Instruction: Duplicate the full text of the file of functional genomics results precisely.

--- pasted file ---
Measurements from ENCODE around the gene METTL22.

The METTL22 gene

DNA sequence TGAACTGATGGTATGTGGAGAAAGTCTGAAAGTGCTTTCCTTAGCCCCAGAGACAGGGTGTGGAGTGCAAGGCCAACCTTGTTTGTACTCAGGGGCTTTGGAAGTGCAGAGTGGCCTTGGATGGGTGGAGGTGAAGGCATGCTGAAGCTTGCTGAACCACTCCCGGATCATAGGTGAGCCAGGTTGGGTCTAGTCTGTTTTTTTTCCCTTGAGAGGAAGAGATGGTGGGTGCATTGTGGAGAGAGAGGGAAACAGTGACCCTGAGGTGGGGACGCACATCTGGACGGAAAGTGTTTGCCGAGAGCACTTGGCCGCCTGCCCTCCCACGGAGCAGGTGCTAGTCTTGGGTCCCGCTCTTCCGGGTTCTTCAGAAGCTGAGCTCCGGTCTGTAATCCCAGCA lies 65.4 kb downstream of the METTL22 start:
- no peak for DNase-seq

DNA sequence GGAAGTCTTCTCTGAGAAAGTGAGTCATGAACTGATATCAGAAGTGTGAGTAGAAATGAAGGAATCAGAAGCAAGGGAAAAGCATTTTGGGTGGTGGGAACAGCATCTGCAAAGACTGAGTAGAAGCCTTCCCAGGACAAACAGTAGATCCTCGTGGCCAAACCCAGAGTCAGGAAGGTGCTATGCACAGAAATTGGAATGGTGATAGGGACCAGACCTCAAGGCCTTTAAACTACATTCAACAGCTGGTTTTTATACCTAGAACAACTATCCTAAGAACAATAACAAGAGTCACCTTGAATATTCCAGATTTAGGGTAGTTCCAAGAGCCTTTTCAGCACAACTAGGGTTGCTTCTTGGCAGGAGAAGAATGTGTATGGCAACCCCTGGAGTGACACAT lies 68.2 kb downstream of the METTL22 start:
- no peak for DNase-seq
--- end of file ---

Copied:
Measurements from ENCODE around the gene METTL22.

The METTL22 gene

DNA sequence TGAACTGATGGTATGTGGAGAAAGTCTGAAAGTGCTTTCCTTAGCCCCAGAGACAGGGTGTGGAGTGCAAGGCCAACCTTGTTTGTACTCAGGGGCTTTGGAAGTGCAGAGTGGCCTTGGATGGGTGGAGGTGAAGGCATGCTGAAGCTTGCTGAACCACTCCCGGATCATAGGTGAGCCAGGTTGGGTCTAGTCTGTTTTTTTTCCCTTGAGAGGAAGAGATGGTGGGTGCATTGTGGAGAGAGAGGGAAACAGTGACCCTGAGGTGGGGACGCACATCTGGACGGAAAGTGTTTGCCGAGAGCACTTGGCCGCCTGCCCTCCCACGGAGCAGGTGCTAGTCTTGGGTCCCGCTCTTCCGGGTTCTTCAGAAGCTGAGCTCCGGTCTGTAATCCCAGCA lies 65.4 kb downstream of the METTL22 start:
- no peak for DNase-seq

DNA sequence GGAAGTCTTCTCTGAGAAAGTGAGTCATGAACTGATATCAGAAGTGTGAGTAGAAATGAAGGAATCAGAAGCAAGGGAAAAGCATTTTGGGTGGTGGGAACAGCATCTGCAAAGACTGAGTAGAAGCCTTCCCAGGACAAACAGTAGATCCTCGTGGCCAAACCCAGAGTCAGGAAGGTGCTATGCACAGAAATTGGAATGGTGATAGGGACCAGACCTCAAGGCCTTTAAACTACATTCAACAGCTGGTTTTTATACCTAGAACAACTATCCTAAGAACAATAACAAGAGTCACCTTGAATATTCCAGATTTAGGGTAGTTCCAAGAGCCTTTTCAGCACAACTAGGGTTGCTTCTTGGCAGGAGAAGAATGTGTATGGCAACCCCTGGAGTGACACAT lies 68.2 kb downstream of the METTL22 start:
- no peak for DNase-seq